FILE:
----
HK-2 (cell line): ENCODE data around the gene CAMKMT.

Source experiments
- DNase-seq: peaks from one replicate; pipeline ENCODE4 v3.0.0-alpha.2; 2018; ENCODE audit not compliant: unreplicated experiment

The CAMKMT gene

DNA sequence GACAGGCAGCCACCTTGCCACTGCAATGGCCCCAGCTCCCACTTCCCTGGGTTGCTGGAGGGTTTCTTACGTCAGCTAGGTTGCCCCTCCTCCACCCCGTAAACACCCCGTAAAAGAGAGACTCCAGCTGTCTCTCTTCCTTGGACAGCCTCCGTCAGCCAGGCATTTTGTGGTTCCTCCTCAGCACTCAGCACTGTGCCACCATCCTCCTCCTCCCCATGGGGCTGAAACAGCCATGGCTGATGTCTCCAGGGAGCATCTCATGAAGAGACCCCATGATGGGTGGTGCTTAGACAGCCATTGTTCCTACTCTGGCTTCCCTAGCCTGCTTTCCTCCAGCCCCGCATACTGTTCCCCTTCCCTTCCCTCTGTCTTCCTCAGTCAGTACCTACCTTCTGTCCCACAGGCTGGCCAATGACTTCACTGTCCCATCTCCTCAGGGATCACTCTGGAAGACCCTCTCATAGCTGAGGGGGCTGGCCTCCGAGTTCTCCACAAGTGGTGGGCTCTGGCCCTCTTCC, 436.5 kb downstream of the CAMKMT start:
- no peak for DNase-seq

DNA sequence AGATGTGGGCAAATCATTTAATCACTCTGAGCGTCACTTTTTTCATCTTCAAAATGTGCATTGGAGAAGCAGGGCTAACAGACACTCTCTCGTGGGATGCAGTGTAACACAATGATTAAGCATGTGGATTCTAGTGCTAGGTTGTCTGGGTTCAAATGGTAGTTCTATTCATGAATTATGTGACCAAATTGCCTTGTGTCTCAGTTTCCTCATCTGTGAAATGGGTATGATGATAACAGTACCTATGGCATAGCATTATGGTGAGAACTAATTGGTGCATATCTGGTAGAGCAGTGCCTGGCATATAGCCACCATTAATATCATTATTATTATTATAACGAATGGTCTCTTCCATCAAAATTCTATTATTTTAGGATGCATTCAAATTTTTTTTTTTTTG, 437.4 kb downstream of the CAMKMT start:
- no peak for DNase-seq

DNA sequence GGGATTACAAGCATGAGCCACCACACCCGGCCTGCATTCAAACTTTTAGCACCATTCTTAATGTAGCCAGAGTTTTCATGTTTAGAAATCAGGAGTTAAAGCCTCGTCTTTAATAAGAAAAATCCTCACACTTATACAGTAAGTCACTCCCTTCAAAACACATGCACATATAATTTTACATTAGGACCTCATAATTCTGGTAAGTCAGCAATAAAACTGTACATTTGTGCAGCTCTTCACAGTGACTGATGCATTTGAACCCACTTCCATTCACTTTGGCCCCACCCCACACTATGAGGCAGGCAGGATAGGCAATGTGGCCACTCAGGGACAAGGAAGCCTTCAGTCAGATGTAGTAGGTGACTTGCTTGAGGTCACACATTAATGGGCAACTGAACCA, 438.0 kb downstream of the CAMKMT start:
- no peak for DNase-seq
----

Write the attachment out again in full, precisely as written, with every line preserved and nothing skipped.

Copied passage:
HK-2 (cell line): ENCODE data around the gene CAMKMT.

Source experiments
- DNase-seq: peaks from one replicate; pipeline ENCODE4 v3.0.0-alpha.2; 2018; ENCODE audit not compliant: unreplicated experiment

The CAMKMT gene

DNA sequence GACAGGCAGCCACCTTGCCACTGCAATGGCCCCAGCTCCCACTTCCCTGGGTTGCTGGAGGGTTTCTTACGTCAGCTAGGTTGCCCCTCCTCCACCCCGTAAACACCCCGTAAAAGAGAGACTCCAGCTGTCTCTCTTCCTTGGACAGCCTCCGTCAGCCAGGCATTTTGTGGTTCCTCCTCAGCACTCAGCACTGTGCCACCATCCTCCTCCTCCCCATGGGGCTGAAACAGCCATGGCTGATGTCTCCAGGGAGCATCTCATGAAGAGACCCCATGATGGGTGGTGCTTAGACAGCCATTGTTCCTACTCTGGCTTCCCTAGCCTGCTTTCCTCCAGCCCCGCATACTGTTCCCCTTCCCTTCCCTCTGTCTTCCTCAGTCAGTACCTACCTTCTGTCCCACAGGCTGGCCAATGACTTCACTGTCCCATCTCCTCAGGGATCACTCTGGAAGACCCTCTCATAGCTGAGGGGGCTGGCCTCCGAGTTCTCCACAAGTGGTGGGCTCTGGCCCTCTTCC, 436.5 kb downstream of the CAMKMT start:
- no peak for DNase-seq

DNA sequence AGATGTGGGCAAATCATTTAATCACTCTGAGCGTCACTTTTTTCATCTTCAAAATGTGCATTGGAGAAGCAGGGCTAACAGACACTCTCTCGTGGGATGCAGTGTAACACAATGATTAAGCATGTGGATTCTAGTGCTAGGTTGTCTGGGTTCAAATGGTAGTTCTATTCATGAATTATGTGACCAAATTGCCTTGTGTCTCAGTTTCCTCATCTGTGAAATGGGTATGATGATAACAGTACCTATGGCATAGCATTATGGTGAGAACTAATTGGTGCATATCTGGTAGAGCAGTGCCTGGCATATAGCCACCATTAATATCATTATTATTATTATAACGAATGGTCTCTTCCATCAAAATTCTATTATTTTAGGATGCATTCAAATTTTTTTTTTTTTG, 437.4 kb downstream of the CAMKMT start:
- no peak for DNase-seq

DNA sequence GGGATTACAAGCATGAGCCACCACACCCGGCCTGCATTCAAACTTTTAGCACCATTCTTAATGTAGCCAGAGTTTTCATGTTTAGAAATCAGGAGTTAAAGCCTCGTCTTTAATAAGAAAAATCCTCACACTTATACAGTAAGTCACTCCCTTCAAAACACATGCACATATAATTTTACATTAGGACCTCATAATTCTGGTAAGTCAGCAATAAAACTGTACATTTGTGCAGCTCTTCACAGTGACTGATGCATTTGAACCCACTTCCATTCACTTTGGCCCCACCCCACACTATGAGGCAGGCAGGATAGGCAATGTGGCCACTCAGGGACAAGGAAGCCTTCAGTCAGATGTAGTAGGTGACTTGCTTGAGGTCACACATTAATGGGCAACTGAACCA, 438.0 kb downstream of the CAMKMT start:
- no peak for DNase-seq